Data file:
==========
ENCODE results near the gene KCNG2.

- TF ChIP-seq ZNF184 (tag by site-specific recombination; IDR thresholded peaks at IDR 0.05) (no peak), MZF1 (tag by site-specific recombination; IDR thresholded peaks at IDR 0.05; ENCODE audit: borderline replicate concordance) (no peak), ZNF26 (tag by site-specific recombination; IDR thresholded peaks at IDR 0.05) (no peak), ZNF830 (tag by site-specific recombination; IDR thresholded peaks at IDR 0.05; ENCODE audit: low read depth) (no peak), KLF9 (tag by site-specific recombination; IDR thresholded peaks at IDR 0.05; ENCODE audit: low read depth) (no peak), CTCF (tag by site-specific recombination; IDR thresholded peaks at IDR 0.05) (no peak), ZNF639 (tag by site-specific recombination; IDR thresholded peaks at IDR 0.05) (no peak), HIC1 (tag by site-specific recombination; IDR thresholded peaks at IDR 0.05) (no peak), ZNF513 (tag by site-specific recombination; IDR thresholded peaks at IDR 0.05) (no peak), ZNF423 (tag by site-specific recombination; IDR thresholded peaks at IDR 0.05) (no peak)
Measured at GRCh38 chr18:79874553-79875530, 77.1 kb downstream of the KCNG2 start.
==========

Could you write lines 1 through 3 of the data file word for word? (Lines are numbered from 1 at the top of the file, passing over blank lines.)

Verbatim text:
ENCODE results near the gene KCNG2.

- TF ChIP-seq ZNF184 (tag by site-specific recombination; IDR thresholded peaks at IDR 0.05) (no peak), MZF1 (tag by site-specific recombination; IDR thresholded peaks at IDR 0.05; ENCODE audit: borderline replicate concordance) (no peak), ZNF26 (tag by site-specific recombination; IDR thresholded peaks at IDR 0.05) (no peak), ZNF830 (tag by site-specific recombination; IDR thresholded peaks at IDR 0.05; ENCODE audit: low read depth) (no peak), KLF9 (tag by site-specific recombination; IDR thresholded peaks at IDR 0.05; ENCODE audit: low read depth) (no peak), CTCF (tag by site-specific recombination; IDR thresholded peaks at IDR 0.05) (no peak), ZNF639 (tag by site-specific recombination; IDR thresholded peaks at IDR 0.05) (no peak), HIC1 (tag by site-specific recombination; IDR thresholded peaks at IDR 0.05) (no peak), ZNF513 (tag by site-specific recombination; IDR thresholded peaks at IDR 0.05) (no peak), ZNF423 (tag by site-specific recombination; IDR thresholded peaks at IDR 0.05) (no peak)
Measured at GRCh38 chr18:79874553-79875530, 77.1 kb downstream of the KCNG2 start.